Improper air hoses in CDC labs posed no threat: U.S. agency

Air hoses over a decade old found to be safe; not approved for breathing air

CHICAGO (Reuters) – Testing of hoses used to supply air to scientists working in U.S. labs that handle the world's most deadly pathogens found they did not pose any health risk, even though the hoses that had been used for years were not approved for breathing air, officials said on Monday.

The U.S. Centers for Disease Control and Prevention briefly closed down its Biosafety Level-4 laboratories on Feb. 16 after discovering that the air hoses installed when the labs were built in 2005 were not approved for breathing air.

In a statement on Monday, the CDC said testing by an independent laboratory showed the air supplied through the hoses met standards set by the Occupational Safety and Health Administration (OSHA) standard for breathable air.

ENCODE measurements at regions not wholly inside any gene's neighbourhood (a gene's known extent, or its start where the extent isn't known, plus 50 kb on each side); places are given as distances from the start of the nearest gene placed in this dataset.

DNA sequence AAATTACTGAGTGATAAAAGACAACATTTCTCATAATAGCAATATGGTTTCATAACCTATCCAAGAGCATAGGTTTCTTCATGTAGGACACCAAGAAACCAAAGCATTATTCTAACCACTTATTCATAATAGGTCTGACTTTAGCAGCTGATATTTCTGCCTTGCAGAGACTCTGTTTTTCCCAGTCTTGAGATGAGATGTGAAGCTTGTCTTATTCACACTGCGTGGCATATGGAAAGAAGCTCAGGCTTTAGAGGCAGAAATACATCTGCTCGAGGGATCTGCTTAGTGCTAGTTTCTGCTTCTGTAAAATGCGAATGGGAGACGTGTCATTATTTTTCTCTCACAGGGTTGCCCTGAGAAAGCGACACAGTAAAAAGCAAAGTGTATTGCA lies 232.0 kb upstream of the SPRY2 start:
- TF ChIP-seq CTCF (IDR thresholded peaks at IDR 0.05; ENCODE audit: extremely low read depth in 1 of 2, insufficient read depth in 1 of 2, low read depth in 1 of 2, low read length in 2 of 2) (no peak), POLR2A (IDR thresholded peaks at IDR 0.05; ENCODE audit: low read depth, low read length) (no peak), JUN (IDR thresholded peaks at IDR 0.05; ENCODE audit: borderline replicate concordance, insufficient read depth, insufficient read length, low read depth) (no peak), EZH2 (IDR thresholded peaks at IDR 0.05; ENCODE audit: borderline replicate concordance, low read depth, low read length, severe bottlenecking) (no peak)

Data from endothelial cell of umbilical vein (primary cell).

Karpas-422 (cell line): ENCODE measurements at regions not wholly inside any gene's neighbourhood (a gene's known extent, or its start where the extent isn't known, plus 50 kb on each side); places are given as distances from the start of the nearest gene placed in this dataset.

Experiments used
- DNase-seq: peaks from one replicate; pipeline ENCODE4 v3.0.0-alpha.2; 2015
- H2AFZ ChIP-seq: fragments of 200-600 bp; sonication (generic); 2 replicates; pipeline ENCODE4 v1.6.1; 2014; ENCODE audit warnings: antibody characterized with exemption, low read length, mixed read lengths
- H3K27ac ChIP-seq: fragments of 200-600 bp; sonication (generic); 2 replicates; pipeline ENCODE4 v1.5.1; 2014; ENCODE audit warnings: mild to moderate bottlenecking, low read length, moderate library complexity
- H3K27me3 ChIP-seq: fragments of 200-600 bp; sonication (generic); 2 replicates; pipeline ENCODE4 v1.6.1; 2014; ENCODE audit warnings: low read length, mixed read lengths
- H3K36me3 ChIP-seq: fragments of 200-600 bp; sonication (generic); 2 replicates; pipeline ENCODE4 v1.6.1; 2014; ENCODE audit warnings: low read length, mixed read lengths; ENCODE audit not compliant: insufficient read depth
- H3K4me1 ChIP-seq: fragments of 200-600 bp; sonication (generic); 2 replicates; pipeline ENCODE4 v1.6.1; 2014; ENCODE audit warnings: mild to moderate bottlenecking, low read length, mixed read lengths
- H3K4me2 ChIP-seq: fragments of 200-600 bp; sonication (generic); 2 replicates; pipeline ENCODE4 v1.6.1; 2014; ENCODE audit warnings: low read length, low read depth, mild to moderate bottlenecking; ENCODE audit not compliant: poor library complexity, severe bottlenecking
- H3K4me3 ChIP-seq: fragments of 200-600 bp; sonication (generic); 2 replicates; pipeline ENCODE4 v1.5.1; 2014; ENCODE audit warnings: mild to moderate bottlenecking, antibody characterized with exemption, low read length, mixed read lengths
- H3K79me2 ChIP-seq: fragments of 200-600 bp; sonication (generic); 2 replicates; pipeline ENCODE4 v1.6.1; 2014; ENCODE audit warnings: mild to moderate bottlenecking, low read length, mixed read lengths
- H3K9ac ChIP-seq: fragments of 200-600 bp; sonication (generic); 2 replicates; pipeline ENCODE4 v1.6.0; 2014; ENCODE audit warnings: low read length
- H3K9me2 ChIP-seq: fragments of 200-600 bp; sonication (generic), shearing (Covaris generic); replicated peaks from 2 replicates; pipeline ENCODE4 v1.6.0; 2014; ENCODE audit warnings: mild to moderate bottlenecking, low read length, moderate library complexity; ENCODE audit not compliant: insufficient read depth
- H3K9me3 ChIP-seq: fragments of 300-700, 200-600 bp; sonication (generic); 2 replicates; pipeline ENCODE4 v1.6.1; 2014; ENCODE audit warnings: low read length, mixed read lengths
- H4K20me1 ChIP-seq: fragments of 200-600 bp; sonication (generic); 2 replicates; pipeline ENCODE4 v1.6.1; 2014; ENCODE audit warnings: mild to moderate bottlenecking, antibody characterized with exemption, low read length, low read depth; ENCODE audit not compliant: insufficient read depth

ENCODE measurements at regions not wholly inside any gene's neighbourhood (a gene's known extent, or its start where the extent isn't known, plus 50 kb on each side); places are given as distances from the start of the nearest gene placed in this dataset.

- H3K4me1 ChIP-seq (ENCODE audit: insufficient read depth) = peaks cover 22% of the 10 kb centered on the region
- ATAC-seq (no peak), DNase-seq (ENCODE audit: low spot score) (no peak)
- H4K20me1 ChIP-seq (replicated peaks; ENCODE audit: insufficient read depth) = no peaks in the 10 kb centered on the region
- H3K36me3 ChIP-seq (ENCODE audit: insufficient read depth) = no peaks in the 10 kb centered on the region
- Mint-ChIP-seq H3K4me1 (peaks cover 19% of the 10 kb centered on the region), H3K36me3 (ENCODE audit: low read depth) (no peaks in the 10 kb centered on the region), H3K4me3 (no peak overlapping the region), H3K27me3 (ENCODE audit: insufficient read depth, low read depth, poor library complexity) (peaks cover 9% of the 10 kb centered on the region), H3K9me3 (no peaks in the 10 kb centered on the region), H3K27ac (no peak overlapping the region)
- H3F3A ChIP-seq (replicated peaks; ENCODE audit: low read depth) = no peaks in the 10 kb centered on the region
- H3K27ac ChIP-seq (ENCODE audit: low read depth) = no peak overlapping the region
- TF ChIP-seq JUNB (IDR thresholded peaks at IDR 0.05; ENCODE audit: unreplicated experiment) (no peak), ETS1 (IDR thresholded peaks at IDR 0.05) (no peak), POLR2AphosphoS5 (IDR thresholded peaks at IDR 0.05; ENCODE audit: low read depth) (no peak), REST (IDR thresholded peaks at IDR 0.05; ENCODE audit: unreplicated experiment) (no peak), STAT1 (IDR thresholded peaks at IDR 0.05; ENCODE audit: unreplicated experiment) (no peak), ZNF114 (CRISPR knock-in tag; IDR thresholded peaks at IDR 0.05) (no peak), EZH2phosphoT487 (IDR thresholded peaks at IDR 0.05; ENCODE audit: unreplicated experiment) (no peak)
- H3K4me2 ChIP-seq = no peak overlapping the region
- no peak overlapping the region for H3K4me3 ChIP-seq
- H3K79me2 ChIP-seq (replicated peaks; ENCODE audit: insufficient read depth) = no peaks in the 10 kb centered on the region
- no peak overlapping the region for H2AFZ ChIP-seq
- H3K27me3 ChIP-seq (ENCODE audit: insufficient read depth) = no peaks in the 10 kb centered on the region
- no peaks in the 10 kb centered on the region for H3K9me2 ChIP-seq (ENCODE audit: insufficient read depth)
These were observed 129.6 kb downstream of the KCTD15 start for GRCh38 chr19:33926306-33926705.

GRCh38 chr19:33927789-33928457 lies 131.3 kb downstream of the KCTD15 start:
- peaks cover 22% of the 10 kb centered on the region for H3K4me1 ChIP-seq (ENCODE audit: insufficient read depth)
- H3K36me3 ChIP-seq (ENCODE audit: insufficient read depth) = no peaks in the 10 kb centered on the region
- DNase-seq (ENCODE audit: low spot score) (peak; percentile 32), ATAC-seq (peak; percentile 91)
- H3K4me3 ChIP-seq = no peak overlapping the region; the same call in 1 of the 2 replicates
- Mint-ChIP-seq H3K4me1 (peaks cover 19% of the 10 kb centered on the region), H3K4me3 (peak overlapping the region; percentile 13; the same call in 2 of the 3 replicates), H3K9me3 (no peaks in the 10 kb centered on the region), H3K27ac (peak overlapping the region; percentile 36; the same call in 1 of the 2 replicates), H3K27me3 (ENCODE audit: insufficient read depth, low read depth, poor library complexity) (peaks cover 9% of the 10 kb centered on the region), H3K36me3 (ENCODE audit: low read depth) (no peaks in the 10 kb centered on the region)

"We tested the air that was coming through the existing hoses and found the air quality was satisfactory," CDC spokesman Bert Kelly told Reuters. Kelly said the labs were closed less than 24 hours for the testing, and CDC scientists have since resumed work in the labs.

CDC officials learned about the problem when they were ordering replacement hoses, and were told by the manufacturer that they were not certified for breathing air.

"We are still going to replace hoses through a normal process," Kelly said, adding that the CDC's BSL-4 laboratories have about 180 air hoses.

The air hoses are part of the building's infrastructure. They drop down from different ports within the lab, and scientists plug the hoses into their protective suits from different work stations.